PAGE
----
Today, I want to focus on terrorism. It is the biggest threat facing all countries. We should not be surprised if what happened in Paris, Istanbul or Jakarta happens here in Singapore. In fact, we had a close shave in 2001, when we uncovered the Jemaah Islamiyah (JI) plot to bomb various locations in Singapore. Since then extremist ideologies have become even more widespread. Groups like ISIS have used the Internet and social media to attract followers from all over the world. In fact, nearly 1000 men and women from Malaysia, Indonesia, the Philippines and even Singapore are believed to have travelled to the Middle East to fight for ISIS. Over there, they will gain operational and combat experience, learn to make bombs, and build networks with other militants. If they return, they will pose a direct and serious threat to our society. ISIS has even expressed its intention to establish a province of its “caliphate” in Southeast Asia. Militant groups in the region have also pledged allegiance to ISIS. This shows how our thriving multi-cultural and multi-religious society presents a direct affront to the worldview and values of these extremists.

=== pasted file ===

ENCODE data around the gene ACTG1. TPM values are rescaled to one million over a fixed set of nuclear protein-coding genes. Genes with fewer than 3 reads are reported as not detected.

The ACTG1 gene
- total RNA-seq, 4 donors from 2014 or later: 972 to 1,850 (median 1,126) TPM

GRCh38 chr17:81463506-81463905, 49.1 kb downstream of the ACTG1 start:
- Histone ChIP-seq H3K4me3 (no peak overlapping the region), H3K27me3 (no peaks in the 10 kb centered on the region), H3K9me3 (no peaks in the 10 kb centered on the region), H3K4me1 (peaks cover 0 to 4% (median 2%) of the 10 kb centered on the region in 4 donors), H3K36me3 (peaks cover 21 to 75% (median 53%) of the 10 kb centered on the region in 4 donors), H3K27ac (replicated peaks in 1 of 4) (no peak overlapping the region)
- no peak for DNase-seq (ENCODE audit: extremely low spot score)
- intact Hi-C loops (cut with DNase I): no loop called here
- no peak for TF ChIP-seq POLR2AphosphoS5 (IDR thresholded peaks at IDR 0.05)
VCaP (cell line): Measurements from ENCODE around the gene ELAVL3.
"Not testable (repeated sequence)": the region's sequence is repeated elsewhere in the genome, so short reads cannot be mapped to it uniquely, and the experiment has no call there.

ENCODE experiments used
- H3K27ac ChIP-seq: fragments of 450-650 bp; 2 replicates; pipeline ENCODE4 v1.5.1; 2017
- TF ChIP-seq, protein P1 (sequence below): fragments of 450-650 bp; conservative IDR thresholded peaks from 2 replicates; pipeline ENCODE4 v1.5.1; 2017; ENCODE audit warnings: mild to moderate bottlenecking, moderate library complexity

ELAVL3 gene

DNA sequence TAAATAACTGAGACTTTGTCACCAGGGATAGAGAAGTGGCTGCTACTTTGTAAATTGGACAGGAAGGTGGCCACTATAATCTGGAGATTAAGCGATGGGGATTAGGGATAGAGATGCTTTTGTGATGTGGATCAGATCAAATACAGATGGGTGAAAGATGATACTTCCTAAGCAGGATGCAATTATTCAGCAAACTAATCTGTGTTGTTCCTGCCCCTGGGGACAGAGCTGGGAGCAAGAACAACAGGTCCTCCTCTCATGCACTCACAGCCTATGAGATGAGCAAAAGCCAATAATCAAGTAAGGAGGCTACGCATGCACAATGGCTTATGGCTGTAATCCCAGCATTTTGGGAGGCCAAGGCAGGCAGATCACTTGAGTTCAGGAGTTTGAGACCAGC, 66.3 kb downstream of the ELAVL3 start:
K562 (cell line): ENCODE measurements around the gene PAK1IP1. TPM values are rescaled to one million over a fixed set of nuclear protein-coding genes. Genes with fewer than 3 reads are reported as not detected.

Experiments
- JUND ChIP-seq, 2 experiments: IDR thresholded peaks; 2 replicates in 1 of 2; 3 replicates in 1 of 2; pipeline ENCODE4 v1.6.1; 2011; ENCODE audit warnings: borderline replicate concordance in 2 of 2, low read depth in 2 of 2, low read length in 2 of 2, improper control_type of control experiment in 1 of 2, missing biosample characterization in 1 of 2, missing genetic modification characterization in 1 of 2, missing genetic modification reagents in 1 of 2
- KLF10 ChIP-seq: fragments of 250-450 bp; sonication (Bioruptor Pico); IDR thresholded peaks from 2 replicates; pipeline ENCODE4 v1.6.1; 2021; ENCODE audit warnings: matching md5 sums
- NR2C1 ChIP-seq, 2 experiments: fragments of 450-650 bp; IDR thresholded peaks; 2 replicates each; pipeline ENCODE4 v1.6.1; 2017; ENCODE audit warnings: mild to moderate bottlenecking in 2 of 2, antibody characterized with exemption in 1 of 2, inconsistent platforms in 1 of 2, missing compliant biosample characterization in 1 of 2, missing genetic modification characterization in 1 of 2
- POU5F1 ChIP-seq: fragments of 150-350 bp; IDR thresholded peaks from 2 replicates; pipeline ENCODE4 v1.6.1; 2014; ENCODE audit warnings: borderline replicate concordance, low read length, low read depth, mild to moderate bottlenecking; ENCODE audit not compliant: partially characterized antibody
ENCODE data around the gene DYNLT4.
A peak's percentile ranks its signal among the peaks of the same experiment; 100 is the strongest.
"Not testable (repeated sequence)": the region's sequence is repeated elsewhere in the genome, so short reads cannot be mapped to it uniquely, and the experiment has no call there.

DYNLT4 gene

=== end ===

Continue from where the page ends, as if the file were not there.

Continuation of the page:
How should we respond to such threats? The way we have always responded — by taking a Total Defence approach to deal with these challenges, with each of us playing our own part, proactively. When the 9/11, SARS and global financial crises hit us in the 2000s, we closed ranks, made personal sacrifices, pulled through and emerged relatively intact. One reason, I believe, was our continuous investment in building up a strong SAF and a Home Team, putting in place sound economic policies, strengthening our social and communal bonds and nurturing a sense of identity as Singaporeans — painstakingly and patiently — so that as a nation, we stood strong against those crises, and could recover quickly after they passed. But, in our confidence and optimism for the future, we must not let our guard down. In particular, I believe we need to work hard to further strengthen our social and psychological defences. The enemy is more sophisticated. The battle is no longer traditional. The real battle of today and of the future is for the hearts and minds of our people. Terrorists aim to spread fear, sow discord among the communities and to divide the people. They aim to disrupt, destabilise and demoralise a stable, prosperous country, so that they can win more adherents to their cause.